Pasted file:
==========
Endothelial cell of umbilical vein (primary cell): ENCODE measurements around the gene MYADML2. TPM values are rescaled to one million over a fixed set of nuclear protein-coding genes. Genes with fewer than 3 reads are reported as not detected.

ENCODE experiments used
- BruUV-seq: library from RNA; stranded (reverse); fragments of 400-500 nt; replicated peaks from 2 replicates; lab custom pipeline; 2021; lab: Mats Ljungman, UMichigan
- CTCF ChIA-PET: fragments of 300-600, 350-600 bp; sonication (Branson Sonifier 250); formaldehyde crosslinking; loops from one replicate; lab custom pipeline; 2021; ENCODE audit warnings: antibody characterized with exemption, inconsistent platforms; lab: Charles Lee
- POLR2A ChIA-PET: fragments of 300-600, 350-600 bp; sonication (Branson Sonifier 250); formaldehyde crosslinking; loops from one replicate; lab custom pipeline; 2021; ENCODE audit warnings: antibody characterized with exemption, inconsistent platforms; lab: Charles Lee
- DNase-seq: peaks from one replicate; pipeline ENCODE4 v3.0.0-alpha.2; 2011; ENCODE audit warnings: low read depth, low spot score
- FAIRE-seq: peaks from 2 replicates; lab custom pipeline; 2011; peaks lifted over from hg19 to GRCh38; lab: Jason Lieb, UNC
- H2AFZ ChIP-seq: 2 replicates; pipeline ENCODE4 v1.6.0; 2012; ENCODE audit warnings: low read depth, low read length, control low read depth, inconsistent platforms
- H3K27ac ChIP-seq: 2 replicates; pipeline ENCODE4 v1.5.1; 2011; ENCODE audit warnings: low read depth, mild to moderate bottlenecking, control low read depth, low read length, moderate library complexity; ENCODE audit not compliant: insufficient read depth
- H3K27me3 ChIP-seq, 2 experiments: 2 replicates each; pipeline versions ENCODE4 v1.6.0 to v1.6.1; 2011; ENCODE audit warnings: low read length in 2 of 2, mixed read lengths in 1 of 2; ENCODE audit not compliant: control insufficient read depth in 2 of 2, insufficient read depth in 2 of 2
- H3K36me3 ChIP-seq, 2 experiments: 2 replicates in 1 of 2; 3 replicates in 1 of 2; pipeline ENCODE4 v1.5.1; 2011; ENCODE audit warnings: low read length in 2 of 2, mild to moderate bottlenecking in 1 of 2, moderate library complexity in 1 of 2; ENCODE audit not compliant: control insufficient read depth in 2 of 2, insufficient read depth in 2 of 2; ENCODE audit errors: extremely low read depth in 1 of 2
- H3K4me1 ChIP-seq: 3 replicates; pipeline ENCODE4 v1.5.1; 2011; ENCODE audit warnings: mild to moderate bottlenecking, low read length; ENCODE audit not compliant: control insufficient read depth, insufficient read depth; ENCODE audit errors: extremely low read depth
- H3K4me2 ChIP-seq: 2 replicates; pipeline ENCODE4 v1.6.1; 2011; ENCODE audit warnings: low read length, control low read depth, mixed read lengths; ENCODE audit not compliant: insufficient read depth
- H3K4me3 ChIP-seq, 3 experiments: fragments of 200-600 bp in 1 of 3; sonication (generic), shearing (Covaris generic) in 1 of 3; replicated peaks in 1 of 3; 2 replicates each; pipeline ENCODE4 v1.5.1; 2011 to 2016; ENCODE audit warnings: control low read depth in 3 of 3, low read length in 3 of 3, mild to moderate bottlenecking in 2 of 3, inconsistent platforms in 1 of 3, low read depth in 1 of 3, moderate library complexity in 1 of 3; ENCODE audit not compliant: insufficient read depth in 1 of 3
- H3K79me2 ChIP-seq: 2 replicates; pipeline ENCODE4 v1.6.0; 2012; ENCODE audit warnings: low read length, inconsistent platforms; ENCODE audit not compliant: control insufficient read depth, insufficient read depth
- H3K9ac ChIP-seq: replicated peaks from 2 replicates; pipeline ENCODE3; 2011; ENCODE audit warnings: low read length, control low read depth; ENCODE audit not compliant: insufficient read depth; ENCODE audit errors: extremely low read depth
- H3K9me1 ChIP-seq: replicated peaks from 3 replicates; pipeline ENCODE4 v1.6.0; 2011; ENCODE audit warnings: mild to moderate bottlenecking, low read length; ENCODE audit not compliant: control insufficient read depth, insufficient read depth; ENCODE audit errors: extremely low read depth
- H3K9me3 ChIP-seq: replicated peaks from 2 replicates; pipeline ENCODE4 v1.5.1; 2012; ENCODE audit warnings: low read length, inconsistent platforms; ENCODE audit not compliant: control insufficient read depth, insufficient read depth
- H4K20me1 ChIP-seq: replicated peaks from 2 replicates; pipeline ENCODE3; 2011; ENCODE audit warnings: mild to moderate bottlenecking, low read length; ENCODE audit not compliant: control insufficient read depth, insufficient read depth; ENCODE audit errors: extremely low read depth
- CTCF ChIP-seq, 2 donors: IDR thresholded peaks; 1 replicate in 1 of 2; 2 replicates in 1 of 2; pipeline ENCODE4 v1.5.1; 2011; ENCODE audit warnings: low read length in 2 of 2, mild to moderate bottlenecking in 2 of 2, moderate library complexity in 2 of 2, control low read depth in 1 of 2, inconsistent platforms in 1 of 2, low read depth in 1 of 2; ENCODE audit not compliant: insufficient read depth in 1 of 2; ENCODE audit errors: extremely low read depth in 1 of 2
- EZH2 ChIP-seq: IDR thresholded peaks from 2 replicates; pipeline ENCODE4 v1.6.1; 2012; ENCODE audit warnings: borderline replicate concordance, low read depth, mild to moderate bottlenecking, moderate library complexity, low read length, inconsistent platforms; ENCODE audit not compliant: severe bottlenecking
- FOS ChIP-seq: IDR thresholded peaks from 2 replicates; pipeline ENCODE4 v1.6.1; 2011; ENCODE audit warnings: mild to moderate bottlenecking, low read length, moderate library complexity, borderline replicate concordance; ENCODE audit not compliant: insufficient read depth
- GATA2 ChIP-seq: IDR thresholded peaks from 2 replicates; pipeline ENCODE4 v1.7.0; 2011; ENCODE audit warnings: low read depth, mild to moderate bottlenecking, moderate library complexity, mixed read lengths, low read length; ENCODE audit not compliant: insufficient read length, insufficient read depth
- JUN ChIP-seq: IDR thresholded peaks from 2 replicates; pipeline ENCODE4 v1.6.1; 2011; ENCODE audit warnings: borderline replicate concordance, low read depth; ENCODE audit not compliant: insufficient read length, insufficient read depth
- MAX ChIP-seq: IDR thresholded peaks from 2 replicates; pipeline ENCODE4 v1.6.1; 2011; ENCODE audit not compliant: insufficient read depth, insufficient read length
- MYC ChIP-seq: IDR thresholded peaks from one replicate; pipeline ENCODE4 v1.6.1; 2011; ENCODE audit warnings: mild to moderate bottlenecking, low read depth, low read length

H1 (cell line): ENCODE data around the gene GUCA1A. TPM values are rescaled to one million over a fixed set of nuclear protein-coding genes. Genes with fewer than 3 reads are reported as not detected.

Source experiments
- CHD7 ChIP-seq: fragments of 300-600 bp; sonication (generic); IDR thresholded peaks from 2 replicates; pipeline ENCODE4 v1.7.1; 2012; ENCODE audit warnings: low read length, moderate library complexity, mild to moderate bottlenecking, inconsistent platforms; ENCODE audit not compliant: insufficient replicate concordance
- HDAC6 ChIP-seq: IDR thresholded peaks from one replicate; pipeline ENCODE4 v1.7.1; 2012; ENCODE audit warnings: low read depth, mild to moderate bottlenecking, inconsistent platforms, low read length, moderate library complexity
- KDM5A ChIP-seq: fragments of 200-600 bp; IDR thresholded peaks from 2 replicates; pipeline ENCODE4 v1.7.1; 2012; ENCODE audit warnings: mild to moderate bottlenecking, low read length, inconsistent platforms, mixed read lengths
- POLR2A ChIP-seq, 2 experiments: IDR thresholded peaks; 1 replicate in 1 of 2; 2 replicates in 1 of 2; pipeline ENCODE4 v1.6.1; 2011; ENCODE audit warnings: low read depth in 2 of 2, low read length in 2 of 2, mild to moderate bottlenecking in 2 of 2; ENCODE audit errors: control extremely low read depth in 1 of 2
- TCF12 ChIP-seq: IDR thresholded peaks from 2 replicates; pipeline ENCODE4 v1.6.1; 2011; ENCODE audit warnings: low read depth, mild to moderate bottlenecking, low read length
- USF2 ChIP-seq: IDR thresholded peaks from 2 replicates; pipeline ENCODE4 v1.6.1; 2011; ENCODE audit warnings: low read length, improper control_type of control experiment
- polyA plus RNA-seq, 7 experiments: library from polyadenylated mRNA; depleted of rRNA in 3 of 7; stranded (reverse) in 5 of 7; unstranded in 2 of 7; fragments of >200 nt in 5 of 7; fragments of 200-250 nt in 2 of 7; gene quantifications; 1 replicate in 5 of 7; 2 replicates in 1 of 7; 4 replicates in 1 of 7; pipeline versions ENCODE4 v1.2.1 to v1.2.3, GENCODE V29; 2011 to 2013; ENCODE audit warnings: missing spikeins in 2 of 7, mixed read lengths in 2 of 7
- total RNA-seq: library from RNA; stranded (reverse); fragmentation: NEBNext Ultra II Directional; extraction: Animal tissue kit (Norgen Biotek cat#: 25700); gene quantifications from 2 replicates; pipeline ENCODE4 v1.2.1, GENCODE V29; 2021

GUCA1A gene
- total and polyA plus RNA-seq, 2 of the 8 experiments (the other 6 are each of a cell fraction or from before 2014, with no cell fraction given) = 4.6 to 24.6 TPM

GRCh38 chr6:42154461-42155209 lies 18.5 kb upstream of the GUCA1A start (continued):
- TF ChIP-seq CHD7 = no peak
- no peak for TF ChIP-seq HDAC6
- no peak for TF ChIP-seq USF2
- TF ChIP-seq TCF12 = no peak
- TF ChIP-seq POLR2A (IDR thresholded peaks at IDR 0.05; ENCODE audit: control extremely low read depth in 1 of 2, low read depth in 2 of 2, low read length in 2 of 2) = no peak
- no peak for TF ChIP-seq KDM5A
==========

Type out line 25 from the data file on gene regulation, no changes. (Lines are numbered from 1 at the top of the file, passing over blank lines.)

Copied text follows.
- MAX ChIP-seq: IDR thresholded peaks from 2 replicates; pipeline ENCODE4 v1.6.1; 2011; ENCODE audit not compliant: insufficient read depth, insufficient read length